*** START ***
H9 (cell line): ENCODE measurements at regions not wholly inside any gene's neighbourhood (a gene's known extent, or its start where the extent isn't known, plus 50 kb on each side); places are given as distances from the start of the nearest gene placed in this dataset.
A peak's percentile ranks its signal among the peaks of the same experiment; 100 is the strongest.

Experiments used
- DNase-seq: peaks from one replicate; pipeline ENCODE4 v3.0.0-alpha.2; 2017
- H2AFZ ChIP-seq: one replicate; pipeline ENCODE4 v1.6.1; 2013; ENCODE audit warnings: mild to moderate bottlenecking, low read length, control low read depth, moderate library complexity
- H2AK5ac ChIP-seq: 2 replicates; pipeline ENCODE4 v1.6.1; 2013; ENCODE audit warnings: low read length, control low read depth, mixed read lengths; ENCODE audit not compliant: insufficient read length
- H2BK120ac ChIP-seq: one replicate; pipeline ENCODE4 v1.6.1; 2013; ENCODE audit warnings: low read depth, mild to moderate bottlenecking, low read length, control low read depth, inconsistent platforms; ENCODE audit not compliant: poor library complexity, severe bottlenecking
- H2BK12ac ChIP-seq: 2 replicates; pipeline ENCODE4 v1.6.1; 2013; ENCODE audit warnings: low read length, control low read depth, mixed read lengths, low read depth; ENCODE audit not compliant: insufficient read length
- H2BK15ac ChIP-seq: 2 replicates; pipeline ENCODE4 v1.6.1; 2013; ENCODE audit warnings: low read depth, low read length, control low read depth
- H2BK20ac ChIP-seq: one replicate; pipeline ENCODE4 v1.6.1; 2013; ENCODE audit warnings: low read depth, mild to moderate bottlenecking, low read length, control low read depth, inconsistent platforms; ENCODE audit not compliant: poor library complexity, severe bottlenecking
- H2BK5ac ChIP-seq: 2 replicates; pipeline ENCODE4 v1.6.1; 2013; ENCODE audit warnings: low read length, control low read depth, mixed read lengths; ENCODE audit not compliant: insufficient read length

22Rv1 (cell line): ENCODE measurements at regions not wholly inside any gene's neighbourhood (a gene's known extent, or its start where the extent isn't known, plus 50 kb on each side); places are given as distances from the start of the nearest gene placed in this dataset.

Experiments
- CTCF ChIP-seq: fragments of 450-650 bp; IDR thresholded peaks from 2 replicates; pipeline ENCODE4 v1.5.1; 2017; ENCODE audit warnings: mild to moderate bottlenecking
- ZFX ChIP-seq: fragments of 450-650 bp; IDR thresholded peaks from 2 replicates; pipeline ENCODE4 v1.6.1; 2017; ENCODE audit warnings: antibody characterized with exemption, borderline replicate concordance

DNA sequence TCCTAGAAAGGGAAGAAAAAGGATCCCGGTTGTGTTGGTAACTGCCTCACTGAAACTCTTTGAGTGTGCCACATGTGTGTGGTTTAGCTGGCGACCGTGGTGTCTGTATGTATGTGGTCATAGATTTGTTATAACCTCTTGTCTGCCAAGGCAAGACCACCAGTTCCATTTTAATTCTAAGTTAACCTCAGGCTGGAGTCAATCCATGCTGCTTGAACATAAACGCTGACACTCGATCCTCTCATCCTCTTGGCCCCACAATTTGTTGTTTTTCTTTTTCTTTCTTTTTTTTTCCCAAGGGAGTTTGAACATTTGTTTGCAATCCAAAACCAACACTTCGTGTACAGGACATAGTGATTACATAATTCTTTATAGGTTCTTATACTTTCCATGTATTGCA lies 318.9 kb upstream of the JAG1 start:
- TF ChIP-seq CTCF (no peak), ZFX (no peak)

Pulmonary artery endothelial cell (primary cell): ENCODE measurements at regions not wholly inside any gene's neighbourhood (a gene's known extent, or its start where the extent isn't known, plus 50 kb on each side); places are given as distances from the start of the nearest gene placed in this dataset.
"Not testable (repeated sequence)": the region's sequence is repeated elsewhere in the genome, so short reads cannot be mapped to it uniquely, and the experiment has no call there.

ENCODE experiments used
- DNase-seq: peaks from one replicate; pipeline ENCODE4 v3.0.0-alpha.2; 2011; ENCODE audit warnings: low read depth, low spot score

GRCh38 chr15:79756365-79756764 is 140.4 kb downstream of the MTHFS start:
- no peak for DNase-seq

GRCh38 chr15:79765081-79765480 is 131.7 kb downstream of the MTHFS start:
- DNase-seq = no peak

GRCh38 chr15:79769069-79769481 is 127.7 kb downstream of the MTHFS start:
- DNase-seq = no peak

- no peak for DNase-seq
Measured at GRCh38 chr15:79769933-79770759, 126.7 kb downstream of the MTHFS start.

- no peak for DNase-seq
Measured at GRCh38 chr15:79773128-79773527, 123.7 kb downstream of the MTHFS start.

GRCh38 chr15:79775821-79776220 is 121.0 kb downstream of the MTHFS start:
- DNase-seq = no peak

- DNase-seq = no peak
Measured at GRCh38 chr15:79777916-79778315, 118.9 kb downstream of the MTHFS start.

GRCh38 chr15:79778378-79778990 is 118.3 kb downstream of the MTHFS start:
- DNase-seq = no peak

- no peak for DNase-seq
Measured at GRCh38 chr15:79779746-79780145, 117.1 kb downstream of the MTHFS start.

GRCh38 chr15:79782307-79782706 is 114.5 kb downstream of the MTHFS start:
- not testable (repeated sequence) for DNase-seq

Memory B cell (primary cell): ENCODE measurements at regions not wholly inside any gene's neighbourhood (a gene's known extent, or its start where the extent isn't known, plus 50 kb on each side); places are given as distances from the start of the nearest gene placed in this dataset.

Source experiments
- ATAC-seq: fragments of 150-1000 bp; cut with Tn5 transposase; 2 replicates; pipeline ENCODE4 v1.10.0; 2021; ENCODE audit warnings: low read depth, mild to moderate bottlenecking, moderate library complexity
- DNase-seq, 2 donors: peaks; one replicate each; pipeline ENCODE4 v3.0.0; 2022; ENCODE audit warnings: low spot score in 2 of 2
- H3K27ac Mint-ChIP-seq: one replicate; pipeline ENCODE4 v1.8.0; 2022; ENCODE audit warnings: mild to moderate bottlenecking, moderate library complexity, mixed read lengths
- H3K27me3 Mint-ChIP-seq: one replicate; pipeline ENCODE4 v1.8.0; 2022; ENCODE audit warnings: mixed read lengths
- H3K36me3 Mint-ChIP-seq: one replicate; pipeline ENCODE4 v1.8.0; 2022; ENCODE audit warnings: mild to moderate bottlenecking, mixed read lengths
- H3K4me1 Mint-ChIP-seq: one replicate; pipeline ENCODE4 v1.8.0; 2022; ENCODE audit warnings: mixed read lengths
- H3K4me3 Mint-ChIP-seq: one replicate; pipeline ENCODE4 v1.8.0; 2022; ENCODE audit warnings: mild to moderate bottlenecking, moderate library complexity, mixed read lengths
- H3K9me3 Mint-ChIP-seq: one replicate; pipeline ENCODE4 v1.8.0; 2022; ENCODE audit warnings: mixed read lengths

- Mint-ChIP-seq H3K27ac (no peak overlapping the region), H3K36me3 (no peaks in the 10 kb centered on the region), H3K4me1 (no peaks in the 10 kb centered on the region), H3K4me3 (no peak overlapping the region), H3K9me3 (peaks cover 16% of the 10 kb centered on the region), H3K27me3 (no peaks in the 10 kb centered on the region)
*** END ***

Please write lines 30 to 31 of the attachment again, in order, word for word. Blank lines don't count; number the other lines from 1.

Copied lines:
- no peak for DNase-seq
Measured at GRCh38 chr15:79773128-79773527, 123.7 kb downstream of the MTHFS start.